The Change-Mak­ers Among Us

Who are the en­trepreneurs in your busi­ness?

Indwe - - Contents - Text: Amanda Visser / fin­week Images © iStockphoto.com

Peo­ple tend to have a rather ro­man­ti­cised view of en­trepreneurs. They imag­ine them to be dar­ing, brave, fearless, and that they make stacks of money. In­di­vid­u­als who start their own busi­nesses are called “en­trepreneurs”. How­ever, this is not en­tirely true. Many be­come self­em­ployed out of ne­ces­sity rather than be­cause they are fol­low­ing a dream.

Many com­pa­nies around the world will also have to be­come more “en­tre­pre­neur­ial” for the same rea­son. The Fourth In­dus­trial Rev­o­lu­tion has brought a wave of dis­rup­tive tech­nolo­gies that are chang­ing busi­ness mod­els and forc­ing com­pa­nies to be­come en­tre­pre­neur­ial to weather the lat­est storm.

Gorkan Ah­me­toglu, co-founder of Meta Profiling and lec­turer in busi­ness psy­chol­ogy at Univer­sity Col­lege London, says in­no­va­tion and cre­at­ing “en­tre­pre­neur­ial ecosys­tems” within com­pa­nies is no longer the carrot, but has be­come the stick. Many com­pa­nies are “al­most pan­ick­ing” about the level of in­no­va­tion needed to re­main rel­e­vant and com­pet­i­tive. They imag­ine hav­ing to live up to the en­tre­pre­neur­ial im­age of com­pa­nies like Face­book, Twit­ter, What­sApp and Ap­ple, he said dur­ing a re­cent visit to South Africa.

How­ever, the best place to start is to iden­tify those with en­tre­pre­neur­ial tal­ent within the or­gan­i­sa­tion. They are there – not ev­ery­one who is en­tre­pre­neur­ial is out conquering the world.

Jopie de Beer, manag­ing direc­tor at JvR Psy­cho­met­rics, says be­sides over-ro­man­ti­cis­ing en­trepreneur­ship, stereo­typ­ing is also a prob­lem. “Stereo­typ­ing is ac­tu­ally a nasty thing. Lit­er­a­ture char­ac­terises in­no­va­tors as mav­er­icks who are im­pos­si­ble to man­age. They do not com­ply with any rules and they just fol­low their own – some­times crazy – ideas,” she ex­plains.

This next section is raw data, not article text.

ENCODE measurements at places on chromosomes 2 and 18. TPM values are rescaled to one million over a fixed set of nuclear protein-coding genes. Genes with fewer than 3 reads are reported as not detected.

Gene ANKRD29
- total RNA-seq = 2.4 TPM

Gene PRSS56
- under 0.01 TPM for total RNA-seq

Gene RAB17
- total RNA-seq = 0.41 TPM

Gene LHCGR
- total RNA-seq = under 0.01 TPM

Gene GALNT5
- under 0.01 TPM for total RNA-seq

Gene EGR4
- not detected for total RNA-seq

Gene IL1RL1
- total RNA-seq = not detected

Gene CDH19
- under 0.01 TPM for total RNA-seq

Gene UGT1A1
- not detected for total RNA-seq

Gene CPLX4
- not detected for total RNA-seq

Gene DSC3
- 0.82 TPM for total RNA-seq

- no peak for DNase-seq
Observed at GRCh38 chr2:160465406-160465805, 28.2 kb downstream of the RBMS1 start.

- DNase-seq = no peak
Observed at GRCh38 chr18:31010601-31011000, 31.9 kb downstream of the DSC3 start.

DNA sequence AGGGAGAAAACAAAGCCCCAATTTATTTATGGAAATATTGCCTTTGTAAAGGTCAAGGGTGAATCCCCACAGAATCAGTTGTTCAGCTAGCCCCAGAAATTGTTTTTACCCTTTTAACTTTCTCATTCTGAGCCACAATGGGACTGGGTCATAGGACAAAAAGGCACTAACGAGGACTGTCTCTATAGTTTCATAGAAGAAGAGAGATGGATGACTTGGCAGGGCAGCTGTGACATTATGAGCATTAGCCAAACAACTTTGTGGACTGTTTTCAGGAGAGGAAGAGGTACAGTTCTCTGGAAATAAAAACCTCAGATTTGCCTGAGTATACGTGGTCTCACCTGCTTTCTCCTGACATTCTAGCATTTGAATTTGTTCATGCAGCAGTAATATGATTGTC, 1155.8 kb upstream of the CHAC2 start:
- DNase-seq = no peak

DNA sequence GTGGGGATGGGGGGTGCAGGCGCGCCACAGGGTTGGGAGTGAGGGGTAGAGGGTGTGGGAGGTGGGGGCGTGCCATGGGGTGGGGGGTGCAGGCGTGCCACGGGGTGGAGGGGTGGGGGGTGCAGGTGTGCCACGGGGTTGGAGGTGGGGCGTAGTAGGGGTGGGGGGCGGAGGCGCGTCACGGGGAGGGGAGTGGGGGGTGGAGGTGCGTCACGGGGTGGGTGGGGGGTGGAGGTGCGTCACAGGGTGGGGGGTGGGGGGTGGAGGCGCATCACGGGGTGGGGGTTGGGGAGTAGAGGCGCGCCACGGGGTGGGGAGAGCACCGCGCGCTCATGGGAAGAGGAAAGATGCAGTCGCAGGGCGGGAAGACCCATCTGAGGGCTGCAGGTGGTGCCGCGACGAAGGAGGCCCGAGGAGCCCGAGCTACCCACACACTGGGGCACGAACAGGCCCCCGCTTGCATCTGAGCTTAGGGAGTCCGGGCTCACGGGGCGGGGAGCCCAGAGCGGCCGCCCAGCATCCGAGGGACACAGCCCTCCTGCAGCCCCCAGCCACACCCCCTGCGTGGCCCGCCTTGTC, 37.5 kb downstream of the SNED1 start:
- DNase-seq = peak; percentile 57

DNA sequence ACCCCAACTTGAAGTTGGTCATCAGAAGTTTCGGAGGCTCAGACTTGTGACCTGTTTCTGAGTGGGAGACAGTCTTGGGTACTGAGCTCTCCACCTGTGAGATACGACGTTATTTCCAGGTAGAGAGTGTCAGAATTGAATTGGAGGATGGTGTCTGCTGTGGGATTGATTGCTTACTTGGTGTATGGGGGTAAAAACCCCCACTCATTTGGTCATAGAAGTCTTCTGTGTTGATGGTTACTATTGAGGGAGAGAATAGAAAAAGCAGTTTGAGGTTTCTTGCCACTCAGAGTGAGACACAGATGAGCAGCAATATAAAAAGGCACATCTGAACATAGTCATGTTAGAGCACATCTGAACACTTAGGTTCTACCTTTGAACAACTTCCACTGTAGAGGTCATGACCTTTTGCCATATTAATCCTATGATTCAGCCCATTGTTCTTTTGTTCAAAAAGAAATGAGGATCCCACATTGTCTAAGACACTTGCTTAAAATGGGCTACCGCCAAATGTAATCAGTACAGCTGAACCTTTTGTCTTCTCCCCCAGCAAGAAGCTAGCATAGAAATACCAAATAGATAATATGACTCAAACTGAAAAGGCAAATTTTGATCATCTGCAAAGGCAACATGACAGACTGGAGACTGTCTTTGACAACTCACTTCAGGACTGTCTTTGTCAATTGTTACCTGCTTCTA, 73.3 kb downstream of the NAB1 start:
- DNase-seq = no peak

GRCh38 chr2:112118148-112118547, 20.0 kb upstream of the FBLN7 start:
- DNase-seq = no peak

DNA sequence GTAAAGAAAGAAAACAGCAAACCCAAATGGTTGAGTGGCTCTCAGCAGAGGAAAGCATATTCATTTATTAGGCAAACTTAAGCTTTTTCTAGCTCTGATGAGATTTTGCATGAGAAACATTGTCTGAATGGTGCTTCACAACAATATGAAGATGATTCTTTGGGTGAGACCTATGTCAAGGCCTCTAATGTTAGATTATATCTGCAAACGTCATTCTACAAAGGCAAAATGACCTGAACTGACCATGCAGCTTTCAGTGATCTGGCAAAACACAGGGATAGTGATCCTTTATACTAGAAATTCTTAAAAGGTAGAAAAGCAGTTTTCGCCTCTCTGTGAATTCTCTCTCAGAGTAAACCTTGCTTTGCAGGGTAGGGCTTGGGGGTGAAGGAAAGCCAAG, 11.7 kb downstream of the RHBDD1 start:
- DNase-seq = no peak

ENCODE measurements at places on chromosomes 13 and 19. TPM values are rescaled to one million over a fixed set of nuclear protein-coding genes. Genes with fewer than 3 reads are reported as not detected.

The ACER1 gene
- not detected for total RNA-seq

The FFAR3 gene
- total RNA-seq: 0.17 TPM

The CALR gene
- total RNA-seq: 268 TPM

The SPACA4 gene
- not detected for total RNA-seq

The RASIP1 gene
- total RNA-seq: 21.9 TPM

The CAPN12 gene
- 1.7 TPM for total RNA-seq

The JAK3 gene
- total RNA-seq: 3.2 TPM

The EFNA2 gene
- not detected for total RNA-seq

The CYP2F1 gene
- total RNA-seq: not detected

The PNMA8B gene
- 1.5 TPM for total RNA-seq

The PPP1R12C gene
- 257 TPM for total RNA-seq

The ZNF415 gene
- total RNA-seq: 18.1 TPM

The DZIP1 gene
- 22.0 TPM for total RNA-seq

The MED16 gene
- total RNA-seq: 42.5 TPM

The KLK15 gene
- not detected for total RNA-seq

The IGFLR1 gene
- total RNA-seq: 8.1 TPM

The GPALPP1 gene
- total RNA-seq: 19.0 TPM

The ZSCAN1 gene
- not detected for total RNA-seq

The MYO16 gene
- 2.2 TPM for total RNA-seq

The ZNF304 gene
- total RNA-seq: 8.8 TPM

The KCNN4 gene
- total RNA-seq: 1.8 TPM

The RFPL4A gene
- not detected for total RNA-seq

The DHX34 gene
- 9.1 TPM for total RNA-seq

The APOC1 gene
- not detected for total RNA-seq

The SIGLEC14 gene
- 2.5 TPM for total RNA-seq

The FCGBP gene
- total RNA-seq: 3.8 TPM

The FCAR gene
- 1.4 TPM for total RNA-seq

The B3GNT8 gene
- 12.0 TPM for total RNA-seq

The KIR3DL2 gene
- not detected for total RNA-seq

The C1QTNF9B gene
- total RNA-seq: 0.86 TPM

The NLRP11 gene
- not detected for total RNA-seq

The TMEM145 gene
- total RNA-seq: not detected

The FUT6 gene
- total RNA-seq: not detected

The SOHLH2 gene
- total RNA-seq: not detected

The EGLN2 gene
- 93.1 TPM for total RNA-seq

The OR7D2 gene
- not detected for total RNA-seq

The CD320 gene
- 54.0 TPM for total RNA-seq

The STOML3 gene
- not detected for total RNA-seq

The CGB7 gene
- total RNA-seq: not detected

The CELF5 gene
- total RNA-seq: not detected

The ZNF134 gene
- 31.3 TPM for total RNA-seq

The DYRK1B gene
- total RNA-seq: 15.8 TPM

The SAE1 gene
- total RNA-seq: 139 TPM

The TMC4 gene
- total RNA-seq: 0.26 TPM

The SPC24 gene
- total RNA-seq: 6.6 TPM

En­trepreneurs are in­no­va­tors who can as­sist com­pa­nies in keep­ing up with – and even sur­pass­ing – com­peti­tors. Ex­perts ex­plain how com­pa­nies can spot such in­di­vid­u­als among their staff mem­bers.

De Beer says there is no doubt that some in­no­va­tors do fit this stereo­type, but it is not one that has done them – or so­ci­ety – any favours. She ex­plains that in­no­va­tors are peo­ple with a vast knowl­edge about their fields. They are able to con­nect the dots and have a vi­sion of how their ideas will change the in­dus­try.

There is also a plethora of rather gen­eral as­sump­tions of what con­sti­tutes en­tre­pre­neur­ial tal­ent. Many as­sume it is quite easy to iden­tify an in­no­va­tor be­cause they are gen­er­ally im­pul­sive, are able to in­ter­pret tra­di­tional think­ing in new ways, and are will­ing to im­ple­ment these new ideas.

“There is an el­e­ment of truth that a man­ager or leader is able to spot en­tre­pre­neur­ial tal­ent, but it is not al­ways a guar­an­tee.” De Beer says that an ex­tro­vert with en­tre­pre­neur­ial ten­den­cies may well be easy to spot, but a shyer en­tre­pre­neur may as eas­ily be over­looked. There is value in us­ing a tested mea­sur­ing in­stru­ment. “A com­pany risks miss­ing huge po­ten­tial if it is not more sys­tem­atic in its search for true tal­ent,” she adds.